Dawn of the Dead (1979)

TOMATOMETER

AUDIENCE SCORE

Critic Consensus: One of the most compelling and entertaining zombie films ever, Dawn of the Dead perfectly blends pure horror and gore with social commentary on bourgeois society.


Movie Info

More explicit, faster paced and technically self-assured than Night of the Living Dead (1968), this second in a trilogy of horror movies tells the gruesome tale of corpses rising yet again from the grave as cannibalistic zombies, an army of the dead who will eradicate all human life unless they are stopped.

Rating: R (adult situations/language, violence)
Genre: Action & Adventure, Horror, Science Fiction & Fantasy
Directed By:
Written By: George A. Romero
In Theaters:
On DVD: Sep 7, 2004
Runtime:
United Film Distribution Compa

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Cast


as Stephen Andrews

as Peter Washington

as Roger DeMarco

as Francine Parker

as Blades, Motorcycle R...

as Dr. Foster

as Motorcycle Raider

as Mr. Berman

as Lead Zombie

as Scientist

as Lead Zombie

as TV Commentator

as Commander

as Mr. Berman

as TV Commentator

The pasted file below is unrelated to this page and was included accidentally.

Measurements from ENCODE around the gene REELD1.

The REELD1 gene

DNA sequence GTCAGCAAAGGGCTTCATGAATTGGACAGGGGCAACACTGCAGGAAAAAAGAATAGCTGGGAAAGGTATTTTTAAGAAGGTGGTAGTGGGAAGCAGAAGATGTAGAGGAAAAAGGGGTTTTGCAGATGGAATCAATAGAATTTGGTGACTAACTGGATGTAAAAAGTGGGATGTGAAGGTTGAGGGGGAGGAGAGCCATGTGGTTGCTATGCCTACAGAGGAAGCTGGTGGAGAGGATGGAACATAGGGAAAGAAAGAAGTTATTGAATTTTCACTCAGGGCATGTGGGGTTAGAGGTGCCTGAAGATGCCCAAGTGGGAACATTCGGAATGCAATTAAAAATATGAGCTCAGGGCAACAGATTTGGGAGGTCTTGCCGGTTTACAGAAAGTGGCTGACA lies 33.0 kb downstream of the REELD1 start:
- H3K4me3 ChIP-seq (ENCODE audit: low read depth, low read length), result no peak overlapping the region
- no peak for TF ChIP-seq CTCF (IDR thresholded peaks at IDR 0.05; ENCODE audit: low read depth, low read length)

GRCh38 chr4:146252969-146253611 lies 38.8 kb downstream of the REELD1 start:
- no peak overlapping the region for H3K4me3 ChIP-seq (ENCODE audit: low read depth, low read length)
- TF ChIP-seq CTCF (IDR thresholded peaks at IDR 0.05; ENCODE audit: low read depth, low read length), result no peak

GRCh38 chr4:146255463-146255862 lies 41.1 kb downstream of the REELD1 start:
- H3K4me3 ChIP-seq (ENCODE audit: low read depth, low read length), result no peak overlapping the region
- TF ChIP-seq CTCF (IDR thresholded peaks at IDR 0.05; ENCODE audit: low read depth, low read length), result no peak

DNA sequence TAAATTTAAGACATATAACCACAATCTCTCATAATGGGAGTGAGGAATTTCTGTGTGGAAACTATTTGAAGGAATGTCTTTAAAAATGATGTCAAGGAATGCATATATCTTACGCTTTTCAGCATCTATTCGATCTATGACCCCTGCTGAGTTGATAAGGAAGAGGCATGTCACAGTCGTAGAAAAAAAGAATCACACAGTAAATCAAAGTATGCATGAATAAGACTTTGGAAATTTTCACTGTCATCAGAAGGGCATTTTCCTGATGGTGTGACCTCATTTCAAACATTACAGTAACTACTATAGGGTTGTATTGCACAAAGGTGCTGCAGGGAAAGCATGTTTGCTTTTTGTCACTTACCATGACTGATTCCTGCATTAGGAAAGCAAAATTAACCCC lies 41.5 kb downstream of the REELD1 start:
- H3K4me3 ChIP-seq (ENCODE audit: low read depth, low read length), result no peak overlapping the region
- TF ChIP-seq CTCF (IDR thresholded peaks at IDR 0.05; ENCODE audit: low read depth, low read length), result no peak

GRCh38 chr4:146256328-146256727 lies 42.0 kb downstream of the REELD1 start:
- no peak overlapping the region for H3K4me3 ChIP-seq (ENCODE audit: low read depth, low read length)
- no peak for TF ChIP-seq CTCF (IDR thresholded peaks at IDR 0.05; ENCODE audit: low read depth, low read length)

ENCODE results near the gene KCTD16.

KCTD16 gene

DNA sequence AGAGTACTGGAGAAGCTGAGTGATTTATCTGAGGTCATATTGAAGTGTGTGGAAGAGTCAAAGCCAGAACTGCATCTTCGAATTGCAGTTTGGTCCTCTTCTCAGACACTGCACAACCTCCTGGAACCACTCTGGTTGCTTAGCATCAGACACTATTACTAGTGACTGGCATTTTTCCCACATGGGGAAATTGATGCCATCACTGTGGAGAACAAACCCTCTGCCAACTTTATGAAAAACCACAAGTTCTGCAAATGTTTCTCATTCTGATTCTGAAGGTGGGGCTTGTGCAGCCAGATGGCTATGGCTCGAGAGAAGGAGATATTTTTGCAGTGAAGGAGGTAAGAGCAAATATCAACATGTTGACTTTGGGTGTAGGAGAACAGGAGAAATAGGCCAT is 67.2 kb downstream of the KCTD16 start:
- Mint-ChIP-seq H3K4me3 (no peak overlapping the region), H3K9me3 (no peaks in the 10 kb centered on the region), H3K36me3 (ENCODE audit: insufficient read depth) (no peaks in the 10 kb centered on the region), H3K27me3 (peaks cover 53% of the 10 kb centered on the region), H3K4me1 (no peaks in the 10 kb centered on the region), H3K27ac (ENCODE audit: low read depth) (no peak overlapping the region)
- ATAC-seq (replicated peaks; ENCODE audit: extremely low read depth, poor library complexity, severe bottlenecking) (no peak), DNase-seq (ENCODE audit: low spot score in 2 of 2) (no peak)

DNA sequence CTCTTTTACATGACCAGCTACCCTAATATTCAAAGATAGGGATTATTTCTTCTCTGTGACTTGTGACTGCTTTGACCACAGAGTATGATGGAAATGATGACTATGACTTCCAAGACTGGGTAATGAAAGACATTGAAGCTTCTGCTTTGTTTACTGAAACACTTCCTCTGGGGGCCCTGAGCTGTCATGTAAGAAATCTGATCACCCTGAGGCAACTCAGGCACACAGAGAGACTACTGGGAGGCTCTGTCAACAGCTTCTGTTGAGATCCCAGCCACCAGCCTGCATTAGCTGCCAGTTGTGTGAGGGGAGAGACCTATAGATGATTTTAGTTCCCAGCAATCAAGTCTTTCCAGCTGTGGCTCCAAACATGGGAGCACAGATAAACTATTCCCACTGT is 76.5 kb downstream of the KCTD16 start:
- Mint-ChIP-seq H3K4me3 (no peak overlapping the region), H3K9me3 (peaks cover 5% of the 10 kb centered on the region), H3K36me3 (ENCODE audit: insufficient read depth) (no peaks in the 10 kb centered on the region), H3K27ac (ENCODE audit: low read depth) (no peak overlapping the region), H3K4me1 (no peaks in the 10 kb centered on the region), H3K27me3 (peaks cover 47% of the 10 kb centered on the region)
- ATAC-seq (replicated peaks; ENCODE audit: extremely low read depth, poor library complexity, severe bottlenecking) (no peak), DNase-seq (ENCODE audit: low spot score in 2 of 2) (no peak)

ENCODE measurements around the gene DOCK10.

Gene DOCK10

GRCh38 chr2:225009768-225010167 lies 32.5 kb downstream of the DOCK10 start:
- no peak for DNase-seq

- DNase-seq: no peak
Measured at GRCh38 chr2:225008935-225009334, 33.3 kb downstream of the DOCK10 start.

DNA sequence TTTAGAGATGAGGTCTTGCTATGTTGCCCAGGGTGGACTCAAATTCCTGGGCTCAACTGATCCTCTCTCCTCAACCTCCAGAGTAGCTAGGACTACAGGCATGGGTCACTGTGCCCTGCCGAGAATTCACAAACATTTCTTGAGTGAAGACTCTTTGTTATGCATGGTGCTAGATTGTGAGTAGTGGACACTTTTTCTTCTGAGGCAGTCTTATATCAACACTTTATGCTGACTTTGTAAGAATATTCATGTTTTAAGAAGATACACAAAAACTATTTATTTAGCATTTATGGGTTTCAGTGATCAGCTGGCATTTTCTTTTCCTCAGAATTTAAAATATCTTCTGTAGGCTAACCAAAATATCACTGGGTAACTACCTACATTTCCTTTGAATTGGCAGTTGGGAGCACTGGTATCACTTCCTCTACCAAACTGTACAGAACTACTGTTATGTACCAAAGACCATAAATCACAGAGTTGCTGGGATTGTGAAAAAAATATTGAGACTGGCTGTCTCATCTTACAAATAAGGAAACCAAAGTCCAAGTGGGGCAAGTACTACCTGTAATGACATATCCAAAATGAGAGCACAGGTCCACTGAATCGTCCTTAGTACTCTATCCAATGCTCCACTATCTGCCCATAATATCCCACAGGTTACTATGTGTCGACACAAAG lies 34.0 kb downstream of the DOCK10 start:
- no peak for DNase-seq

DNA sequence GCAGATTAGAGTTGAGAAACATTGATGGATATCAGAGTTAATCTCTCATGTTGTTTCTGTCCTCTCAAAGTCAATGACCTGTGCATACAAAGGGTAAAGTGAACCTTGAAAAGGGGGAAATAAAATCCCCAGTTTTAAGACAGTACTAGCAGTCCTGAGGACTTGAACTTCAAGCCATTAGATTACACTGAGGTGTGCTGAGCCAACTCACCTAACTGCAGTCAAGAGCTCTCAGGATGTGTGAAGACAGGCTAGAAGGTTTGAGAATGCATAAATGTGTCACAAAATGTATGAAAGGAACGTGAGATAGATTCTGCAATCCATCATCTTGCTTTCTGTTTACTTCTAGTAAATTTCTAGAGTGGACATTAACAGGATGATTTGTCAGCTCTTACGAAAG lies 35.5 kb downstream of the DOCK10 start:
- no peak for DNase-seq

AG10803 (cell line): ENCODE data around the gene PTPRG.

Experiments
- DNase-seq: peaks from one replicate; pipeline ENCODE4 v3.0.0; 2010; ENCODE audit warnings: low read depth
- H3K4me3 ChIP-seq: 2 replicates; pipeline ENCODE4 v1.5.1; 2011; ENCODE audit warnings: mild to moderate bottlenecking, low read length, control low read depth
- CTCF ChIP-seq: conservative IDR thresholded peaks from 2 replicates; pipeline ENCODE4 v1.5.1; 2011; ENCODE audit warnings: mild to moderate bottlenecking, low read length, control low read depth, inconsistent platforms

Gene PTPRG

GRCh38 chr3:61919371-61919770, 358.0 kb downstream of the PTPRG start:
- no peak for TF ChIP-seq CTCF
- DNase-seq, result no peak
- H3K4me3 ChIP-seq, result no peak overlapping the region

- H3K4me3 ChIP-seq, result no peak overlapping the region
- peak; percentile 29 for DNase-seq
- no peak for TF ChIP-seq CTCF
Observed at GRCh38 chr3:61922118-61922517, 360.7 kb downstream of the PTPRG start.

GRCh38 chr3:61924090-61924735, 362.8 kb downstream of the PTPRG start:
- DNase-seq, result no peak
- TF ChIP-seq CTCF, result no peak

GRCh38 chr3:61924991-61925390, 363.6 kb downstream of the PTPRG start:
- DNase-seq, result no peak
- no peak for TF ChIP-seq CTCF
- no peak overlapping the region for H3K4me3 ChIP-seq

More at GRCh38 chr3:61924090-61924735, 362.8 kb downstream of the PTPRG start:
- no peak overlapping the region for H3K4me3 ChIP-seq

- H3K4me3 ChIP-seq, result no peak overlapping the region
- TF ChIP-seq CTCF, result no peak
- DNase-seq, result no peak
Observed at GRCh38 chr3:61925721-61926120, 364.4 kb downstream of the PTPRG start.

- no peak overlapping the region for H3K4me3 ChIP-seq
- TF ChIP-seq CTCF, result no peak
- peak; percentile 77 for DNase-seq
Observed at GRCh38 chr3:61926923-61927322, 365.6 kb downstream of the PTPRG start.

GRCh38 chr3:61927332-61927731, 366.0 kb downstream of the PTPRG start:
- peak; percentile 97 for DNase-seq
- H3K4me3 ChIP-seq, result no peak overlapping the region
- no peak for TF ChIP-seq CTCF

as Young Officer on Roo...

as Old Priest

as Project Apartment Of...

as Project Apartment Of...

as Police Dock Officer

as Police Dock Officer

as Police Dock Officer

as Police Dock Officer

as Motorcycle Raider

as TV Producer (uncredi...

as Screwdriver Zombie

as Motorcycle Raider

as TV Director

as Motorcycle Raider

as Motorcycle Raider

as Motorcycle Raider

as Motorcycle Raider

as Motorcycle Raider

as Motorcycle Raider

as Motorcycle Raider

as Motorcycle Raider

as Lead Zombie

as Lead Zombie

as Lead Zombie

as Lead Zombie

as Lead Zombie
Show More Cast

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Critic Reviews for Dawn of the Dead

All Critics (38) | Top Critics (5)

Romero's script is banal when not incoherent.

Full Review… | October 7, 2008
Variety
Top Critic

Romero's sensibility approaches the Swiftian in its wit, accuracy, excess, and profound misanthropy.

Full Review… | March 29, 2007
Chicago Reader
Top Critic

Undoubtedly the zombie movie to end 'em all.

Full Review… | January 26, 2006
Time Out
Top Critic

Dawn of the Dead is one of the best horror films ever made -- and, as an inescapable result, one of the most horrifying. It is gruesome, sickening, disgusting, violent, brutal and appalling.

Full Review… | October 23, 2004
Chicago Sun-Times
Top Critic

Perhaps horror-movie buffs will consider this an improvement.

Full Review… | May 20, 2003
New York Times
Top Critic

George Romero's horrific sequel to Night Of The Living Dead finds the zombies still shuffling around Pittsburgh.